It’s the way you tell-em!

People will remember more about how you said something than the actual words that you spoke so it is crucial that your delivery is the best it can be. Once again there are techniques that you can use to increase the focus of the audience and thus increase how much of what you say they remember.

By this stage if you’ve done everything above you should be quietly confident that you know what you’re going to be talking about which gives you confidence and so you can relax and enjoy the experience. I accept that “enjoy” may not be the first thought in your mind, but if you can convince yourself that you might enjoy the experience then the likelihood is that you will.

The brain sees things like this as a self-fulfilling prophecy, and whatever you think will be the outcome is more than likely how it will turn out – so tell yourself you ARE going to enjoy it as you’ve worked very hard to prepare thoroughly.

Remember, you are going to tell them something that it is in their interest to hear, and that they will benefit from your presentation.

The audience wants you to succeed, for them there is nothing worse than listening to a presenter die on their feet – it’s embarrassing. They would rather you succeed; it makes their life so much easier!

The single most important thing to be is enthusiastic – how can you expect to carry an audience with you if you are not displaying energy and passion for the subject. This doesn’t mean you have to try to become something you’re not, because the audience will see you as phoney if you do. It means taking your natural style, and adding authority and presence through your tone and manner (body language).

The trick is to engage with the audience early – in the first 60 seconds preferably – get them on your side and keep them there. This is where your pithy (what’s in it for you statement / comment / challenge) comes in. It must be something that captures their imagination, is credible and offers them hope.

Another part of engaging with them is to remove barriers – get out from behind the lectern or desk. This means you can move around more, which in turn means you can have more eye contact, use body language to greatest effect and make it easier for the audience to focus on you. Your slides or props are just that – there to support you, not the other way around.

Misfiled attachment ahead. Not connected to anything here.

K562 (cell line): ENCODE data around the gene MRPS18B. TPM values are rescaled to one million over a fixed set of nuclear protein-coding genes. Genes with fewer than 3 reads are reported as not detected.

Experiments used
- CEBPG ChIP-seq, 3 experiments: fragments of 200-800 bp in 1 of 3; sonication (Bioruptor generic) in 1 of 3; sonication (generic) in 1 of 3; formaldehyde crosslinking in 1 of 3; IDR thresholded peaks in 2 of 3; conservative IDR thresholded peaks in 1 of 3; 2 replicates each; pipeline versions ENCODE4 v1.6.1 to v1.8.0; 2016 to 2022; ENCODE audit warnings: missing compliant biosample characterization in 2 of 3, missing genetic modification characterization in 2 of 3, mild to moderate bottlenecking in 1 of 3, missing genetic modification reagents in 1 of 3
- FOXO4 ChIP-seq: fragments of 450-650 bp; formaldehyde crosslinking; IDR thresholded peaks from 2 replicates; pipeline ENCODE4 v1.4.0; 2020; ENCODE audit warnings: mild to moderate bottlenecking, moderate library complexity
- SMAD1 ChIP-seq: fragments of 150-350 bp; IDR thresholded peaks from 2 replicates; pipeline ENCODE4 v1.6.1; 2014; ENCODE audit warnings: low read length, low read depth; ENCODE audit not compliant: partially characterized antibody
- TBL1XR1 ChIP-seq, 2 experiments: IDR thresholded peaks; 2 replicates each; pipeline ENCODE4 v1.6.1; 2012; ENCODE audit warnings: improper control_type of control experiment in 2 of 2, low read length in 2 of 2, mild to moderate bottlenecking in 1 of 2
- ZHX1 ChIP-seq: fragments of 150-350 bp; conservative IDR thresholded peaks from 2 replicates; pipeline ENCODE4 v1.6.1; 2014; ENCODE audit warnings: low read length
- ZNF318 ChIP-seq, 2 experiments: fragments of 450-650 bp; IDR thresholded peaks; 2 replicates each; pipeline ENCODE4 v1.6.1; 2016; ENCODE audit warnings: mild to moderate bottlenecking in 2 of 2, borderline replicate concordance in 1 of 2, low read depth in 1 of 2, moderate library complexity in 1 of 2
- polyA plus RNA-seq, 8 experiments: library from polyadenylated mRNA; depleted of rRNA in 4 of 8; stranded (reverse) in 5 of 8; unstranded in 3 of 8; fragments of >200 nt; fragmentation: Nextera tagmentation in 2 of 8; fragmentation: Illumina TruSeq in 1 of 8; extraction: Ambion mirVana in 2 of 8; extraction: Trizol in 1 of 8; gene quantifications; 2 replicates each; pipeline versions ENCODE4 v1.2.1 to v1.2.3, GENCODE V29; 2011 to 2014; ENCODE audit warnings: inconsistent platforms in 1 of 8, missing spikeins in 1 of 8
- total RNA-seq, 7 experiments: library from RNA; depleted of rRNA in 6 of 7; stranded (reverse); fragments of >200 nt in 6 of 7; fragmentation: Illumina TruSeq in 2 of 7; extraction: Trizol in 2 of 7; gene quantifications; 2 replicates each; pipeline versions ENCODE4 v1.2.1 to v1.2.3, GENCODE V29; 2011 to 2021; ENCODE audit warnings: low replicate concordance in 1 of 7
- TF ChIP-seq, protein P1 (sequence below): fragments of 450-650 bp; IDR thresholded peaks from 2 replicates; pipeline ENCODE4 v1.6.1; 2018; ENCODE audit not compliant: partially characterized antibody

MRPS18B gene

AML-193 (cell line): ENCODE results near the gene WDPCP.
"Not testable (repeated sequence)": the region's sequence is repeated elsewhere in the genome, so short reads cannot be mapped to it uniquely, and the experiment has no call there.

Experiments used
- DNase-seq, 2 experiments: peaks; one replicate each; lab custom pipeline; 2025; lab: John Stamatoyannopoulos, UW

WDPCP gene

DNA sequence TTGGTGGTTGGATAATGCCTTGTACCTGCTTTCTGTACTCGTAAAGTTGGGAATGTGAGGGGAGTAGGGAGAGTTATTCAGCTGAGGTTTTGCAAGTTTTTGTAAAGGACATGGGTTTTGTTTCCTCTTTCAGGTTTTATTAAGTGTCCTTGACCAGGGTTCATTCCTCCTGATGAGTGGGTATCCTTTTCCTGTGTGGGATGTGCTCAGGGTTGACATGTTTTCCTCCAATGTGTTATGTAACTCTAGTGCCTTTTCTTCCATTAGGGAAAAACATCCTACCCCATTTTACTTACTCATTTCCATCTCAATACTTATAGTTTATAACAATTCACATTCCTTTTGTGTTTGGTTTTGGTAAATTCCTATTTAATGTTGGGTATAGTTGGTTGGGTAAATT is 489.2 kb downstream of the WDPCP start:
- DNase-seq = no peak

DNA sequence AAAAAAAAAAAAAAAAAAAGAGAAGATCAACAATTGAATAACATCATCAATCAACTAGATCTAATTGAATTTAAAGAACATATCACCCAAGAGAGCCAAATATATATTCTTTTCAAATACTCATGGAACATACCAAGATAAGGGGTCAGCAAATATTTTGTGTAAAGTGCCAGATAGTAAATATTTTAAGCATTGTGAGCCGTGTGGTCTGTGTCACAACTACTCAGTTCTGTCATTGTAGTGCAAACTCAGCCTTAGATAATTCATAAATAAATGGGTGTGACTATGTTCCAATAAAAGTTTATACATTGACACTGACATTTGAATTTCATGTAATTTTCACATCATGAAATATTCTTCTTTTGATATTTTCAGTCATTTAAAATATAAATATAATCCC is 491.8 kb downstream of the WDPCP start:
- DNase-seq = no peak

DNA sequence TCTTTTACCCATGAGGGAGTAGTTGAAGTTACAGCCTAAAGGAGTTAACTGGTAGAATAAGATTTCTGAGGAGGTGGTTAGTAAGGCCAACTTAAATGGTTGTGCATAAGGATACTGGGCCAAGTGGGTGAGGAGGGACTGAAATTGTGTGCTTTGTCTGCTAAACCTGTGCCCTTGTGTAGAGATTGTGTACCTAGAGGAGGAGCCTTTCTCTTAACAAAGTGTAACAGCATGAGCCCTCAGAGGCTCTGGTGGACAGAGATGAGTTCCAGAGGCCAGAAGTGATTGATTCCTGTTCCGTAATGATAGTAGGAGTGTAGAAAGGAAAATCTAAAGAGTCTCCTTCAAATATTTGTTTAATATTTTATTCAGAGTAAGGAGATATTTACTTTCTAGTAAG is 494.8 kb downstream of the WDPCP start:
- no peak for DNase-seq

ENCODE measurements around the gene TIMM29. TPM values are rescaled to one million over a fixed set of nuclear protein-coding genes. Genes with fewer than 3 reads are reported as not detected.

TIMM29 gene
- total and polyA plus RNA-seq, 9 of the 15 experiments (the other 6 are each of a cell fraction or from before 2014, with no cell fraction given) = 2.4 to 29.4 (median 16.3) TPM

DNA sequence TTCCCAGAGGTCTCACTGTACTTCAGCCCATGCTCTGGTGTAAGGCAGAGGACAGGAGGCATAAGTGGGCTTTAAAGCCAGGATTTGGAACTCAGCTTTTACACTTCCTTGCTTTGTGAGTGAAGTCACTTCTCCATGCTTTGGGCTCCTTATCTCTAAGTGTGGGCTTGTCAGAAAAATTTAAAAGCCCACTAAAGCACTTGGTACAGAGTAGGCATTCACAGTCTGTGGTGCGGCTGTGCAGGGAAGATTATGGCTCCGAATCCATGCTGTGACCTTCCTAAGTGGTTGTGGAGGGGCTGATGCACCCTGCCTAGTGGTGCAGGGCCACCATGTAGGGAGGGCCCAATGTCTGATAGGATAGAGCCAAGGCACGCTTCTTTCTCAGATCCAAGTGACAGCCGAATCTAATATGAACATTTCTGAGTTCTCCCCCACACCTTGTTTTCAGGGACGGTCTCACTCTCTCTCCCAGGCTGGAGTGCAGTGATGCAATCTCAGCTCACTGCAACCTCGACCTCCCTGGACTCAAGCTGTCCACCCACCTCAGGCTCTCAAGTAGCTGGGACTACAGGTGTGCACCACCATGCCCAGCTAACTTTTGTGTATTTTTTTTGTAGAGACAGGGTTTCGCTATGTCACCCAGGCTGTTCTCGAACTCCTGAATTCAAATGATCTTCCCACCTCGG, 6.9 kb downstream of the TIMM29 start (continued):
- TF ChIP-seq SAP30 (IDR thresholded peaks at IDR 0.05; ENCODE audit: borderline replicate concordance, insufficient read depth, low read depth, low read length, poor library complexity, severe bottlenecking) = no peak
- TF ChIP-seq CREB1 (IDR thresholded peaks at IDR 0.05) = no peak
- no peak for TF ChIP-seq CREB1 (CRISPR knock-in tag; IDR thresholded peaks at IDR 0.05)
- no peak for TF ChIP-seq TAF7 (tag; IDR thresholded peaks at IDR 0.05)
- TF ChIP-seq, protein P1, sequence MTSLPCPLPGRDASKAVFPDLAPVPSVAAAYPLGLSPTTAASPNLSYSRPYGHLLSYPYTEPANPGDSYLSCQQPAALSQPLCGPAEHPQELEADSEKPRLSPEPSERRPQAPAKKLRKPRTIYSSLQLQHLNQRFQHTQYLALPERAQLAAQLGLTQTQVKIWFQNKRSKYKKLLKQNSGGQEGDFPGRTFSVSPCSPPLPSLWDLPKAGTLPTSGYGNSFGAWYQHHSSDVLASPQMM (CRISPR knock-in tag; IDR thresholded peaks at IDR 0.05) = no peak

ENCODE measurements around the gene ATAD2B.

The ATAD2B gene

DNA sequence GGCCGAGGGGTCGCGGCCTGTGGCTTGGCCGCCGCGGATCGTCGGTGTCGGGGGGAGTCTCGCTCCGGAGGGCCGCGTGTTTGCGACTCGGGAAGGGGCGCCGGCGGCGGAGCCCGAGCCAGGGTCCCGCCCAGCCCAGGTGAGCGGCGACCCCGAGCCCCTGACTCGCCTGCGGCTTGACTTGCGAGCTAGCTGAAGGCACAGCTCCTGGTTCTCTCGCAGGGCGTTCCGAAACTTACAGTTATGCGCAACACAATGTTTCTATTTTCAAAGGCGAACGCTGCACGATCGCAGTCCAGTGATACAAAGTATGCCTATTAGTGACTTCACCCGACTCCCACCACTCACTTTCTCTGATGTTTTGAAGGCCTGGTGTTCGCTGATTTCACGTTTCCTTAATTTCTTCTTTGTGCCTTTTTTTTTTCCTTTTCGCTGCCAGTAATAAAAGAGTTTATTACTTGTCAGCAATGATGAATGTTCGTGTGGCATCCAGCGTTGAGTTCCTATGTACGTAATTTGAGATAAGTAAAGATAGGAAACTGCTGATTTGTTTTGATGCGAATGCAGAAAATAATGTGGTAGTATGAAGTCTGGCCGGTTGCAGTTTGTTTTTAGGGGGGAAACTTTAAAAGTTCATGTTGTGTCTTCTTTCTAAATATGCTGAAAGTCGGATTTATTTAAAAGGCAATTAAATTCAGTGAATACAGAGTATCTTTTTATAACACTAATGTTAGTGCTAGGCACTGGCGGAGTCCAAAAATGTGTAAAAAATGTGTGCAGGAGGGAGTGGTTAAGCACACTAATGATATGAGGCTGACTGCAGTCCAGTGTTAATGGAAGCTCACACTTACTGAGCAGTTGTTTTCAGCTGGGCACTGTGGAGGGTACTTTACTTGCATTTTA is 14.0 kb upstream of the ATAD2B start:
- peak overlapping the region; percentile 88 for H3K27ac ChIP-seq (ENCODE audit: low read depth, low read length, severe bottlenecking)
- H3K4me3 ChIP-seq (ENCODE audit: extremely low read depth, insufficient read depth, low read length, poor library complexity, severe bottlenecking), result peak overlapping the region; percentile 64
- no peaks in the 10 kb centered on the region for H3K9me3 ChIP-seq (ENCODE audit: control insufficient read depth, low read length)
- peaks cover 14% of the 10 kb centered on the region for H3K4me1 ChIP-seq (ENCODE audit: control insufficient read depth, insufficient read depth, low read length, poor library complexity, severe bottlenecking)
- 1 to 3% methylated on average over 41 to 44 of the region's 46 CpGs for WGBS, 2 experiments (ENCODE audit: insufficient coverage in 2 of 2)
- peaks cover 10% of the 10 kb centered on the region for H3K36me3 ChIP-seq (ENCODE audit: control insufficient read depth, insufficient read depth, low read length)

When speaking to a massed audience it is very important to use you voice carefully. You need to make sure that your voice can be heard at the back of the auditorium (sound gets muffled when a room is full of people).

Equally you need to talk more slowly than you would in everyday speech. This is to allow people time to absorb and think about what you have said.

Use pauses often. They allow people to absorb what you’ve said. Pause after saying anything especially important – this not only allows the audience time to absorb and consider what you’ve said but the pause itself tells them that what you just said is something they should pay particular attention to – and they will – if you give them the opportunity. Whilst paused make strong eye contact with as many people as possible – let them acknowledge your eye contact, then move on to more of the audience – this is very powerful!

As this is the single most important section of the preparation and the amount of time you invest here will be re-paid ten-fold. You need to rehearse the presentation from end to end at least 4-6 times, more if you can! Why, well, once you have done it this many times you will know the material so well that you will be less reliant on your notes and need to think less about what you say and more about how you say it.